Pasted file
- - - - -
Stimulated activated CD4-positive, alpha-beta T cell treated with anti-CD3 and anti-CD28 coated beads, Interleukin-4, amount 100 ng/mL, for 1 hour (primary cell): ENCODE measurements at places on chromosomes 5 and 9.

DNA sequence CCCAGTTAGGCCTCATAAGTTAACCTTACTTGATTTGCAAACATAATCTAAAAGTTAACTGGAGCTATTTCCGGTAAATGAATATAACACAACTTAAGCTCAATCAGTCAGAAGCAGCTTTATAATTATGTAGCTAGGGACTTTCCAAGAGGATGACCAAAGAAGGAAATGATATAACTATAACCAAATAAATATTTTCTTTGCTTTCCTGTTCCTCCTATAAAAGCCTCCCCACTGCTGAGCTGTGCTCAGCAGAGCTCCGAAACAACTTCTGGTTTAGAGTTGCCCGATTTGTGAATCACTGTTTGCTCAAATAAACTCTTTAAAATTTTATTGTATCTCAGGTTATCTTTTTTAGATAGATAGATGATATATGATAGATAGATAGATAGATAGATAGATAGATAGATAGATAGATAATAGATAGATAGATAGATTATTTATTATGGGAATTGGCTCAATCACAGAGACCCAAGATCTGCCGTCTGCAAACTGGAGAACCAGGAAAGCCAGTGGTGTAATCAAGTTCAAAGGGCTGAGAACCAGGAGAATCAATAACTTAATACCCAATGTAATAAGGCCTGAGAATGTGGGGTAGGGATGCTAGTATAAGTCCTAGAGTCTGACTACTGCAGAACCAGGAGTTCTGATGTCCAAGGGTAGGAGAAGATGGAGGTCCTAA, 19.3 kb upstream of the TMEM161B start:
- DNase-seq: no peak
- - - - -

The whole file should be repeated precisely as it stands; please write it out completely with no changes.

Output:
Stimulated activated CD4-positive, alpha-beta T cell treated with anti-CD3 and anti-CD28 coated beads, Interleukin-4, amount 100 ng/mL, for 1 hour (primary cell): ENCODE measurements at places on chromosomes 5 and 9.

DNA sequence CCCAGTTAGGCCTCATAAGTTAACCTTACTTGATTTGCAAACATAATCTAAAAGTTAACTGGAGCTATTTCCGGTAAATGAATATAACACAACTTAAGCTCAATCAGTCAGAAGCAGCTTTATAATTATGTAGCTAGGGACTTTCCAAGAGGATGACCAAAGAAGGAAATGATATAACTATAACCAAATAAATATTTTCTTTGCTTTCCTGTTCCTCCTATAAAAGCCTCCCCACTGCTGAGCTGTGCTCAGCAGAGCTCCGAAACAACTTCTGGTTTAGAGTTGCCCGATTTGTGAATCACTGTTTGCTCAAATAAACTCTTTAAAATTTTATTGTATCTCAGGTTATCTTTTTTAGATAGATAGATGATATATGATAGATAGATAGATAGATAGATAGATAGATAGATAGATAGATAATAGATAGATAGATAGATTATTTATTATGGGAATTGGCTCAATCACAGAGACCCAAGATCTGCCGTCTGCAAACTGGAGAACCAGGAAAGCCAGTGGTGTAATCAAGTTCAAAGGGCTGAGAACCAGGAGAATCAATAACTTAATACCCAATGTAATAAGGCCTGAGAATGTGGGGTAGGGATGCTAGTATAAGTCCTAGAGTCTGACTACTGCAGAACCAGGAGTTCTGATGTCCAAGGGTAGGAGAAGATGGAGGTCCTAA, 19.3 kb upstream of the TMEM161B start:
- DNase-seq: no peak